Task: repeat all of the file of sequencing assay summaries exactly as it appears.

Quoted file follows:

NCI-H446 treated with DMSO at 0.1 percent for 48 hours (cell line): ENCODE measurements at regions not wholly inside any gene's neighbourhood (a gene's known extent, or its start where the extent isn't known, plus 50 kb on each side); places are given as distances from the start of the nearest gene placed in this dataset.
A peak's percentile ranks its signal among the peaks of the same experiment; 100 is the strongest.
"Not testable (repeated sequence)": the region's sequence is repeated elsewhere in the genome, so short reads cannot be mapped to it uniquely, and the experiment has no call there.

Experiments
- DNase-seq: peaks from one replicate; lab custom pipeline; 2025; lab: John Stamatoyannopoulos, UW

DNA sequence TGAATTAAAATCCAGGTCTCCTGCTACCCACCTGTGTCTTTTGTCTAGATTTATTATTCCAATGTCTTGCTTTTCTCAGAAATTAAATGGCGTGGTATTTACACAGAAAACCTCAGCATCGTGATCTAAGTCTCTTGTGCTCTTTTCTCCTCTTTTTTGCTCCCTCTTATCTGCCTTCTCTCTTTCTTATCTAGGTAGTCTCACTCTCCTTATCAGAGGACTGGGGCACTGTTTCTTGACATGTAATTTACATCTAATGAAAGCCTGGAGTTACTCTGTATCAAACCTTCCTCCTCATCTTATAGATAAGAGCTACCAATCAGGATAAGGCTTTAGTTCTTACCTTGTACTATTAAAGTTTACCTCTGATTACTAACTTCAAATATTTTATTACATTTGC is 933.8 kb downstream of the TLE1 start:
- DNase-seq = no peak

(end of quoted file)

NCI-H446 treated with DMSO at 0.1 percent for 48 hours (cell line): ENCODE measurements at regions not wholly inside any gene's neighbourhood (a gene's known extent, or its start where the extent isn't known, plus 50 kb on each side); places are given as distances from the start of the nearest gene placed in this dataset.
A peak's percentile ranks its signal among the peaks of the same experiment; 100 is the strongest.
"Not testable (repeated sequence)": the region's sequence is repeated elsewhere in the genome, so short reads cannot be mapped to it uniquely, and the experiment has no call there.

Experiments
- DNase-seq: peaks from one replicate; lab custom pipeline; 2025; lab: John Stamatoyannopoulos, UW

DNA sequence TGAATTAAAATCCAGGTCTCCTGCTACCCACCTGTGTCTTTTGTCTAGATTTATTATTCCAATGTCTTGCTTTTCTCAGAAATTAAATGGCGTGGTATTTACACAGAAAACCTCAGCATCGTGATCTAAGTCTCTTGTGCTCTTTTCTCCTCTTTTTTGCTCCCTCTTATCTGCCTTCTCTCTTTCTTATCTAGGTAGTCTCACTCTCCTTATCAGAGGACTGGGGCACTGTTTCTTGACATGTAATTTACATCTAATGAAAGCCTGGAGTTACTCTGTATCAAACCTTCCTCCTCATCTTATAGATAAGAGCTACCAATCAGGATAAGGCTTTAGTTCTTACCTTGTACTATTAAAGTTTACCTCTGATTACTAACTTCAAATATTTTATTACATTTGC is 933.8 kb downstream of the TLE1 start:
- DNase-seq = no peak